The hosts of Practically Tactical are on the very short list of content creators regularly putting out credible, high quality, and honest information about firearms. In a sea of shallow clickbait, Practically Tactical stands as a good example of how to do it right…especially when people’s lives could potentially depend on the quality of the information shared.
To learn more about Practically Tactical, we reached out to founder and host, Nick Humphries. We discuss the importance of firearms training for personal protection, keeping an open mind, what to avoid when building a reliable AR, his personal rifle setup and much more.
Q: Nick, let’s start with a bit of background and how Practically Tactical came about…
Nick Humphries, Practically Tactical: I was born and raised in Idaho and I grew up on “God, guns and gold” as they say. I hunted growing up, but I was never “into guns”. Fast forward, many years and my wife and I used to do foster care in the county we used to live in. We did foster care for about six or seven years, and during that time, we had a child with us who is now our adopted son.
During that process, the mother got a new boyfriend who had felony weapons and drug convictions, and they cleared him to come to our house. I was like “what are you talking about!?” I felt like I needed to defend my family, so I went to Gander Mountain of all places, and I bought the worst handgun ever…the original Sigma in .40, of course.
“a lot of chatting, but…”
I then started searching for credible information and I couldn’t find any. I found some chats and stuff but I never found what I was looking for. You’d go on YouTube and there would be a lot of chatting, but it was never actually subject matter experts. That’s really what inspired me to start Practically Tactical very soon after. It was a show where I could bring on these experts.
It didn’t quite start that way, but we eventually got there. Whatever type of self-defense subject, whether rifle, handguns, concealed carry, medical, combatives or whatever, we do our best to bring on extremely credible people to talk about those important subjects.
My first guest is now actually my co-host, Jeff Bloovman of Armed Dynamics…as well as my best friend at the time who was also a training junkie like me…former Army vet Jesse Gullikson is my other co-host.
The show is really dedicated to those who are responsibly armed citizens who seek training and are looking to get extremely credible information from those who train a lot. They’re looking for after-action reports on classes and they’re seeking information from top-level instructors on whatever the subject may be.
Q: Can you talk to our readers about why you feel training so so vital? It’s not all about the guns and gear…it’s about the need to prepare to defend yourself and your family from those who would seek to inflict violence on you.
Nick Humphries, Practically Tactical: You did an article recently with Jared Reston that really hit the nail on the head. The amount of things I have changed my mind on is astounding. One example is low light stuff. Early on, I used to think that I’d not want more than 200-300 lumens…and now, its like “no, give me everything you’ve got. I don’t care” (laughs).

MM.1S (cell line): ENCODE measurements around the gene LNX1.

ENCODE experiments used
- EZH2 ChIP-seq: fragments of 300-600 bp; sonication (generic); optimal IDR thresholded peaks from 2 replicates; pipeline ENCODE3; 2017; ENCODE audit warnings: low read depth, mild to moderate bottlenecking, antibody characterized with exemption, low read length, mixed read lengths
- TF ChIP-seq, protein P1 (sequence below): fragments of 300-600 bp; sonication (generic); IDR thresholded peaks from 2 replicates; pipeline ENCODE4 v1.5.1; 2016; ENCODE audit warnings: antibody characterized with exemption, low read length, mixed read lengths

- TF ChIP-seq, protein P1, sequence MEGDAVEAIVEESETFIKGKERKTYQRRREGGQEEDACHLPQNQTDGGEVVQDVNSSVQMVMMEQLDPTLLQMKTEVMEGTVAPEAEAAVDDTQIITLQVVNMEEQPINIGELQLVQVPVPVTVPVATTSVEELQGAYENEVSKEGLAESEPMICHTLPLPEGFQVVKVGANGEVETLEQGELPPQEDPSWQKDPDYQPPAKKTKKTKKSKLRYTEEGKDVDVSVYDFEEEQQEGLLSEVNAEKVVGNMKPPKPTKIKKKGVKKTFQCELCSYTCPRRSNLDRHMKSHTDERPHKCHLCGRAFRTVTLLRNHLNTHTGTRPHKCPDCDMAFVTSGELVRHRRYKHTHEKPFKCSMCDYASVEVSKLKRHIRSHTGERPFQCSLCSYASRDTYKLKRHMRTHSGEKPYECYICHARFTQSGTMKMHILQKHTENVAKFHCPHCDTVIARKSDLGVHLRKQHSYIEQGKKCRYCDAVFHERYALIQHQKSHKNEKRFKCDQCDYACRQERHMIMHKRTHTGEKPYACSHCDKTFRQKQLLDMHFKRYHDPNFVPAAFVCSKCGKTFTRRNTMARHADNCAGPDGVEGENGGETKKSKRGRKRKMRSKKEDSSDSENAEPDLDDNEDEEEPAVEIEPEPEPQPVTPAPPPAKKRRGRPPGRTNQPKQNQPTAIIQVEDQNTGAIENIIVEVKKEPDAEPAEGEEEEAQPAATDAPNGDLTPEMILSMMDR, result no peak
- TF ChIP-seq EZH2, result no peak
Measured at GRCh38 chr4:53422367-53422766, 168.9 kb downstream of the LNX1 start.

Accuracy is another big thing. What many people think of as being accurate is not. There’s terms out there that get thrown around like “combat accuracy” that are just total crap. It’s been a complete turnover multiple times for me.
“I was incredibly lucky”
I really lucked out on my path in regards to who I got involved with. These are guys who became mentors…guys like Steve Fisher at Sentinel Concepts, Trek from MDFI, Joe Weyer from Alliance Police Training. I really lucked out into meeting those three amazing individuals who really guided my path and I was incredibly lucky to begin 360 degree training and force-on-force very early in my training path.
Q: Why was that sort of training important?
Nick Humphries, Practically Tactical: When you are able to simulate scenarios that are as close as we can get to the real thing, that is a fundamental game changer in your approach to how you do training, but also in your approach to life. Name something and I’ve probably changed my mind on it…how I carry, where I carry, my setup, my EDC, importance of medical, low light.
The big thing that people miss is the context behind stuff. Back to the low light example from earlier. There’s still a ton of people that believe you only want 200 lumens or whatever, and it’s like man, give me one hour at night, and I’ll give you the context as to why that’s bullshit.
It’s hard to pick even just five things I’ve changed my mind on because it’s been a total change…and guess what? Things evolve. Will Petty, another mentor of mine, his class has changed every time I’ve taken it or helped out at classes.
Things evolve, things change, and things improve, and that’s why you cannot get stuck in the mentality of “I got it” because there’s always things that are new and changing. Tactics are evolving, and guess what? There’s always somebody out there that is better than you…at everything. So it’s always a process by which I am trying to refine the things that I know, and trying to learn new things as I go.
Q: I think a recent wakeup call for me was Varg Freeborn’s book, Violence of Mind. You can get too caught up in the flash and glamor and the gear and forget that what this is really about is violence.
Nick Humphries, Practically Tactical: I think what a lot of people unfortunately miss nowadays is that there is actually violence out there and you need to train and prepare accordingly.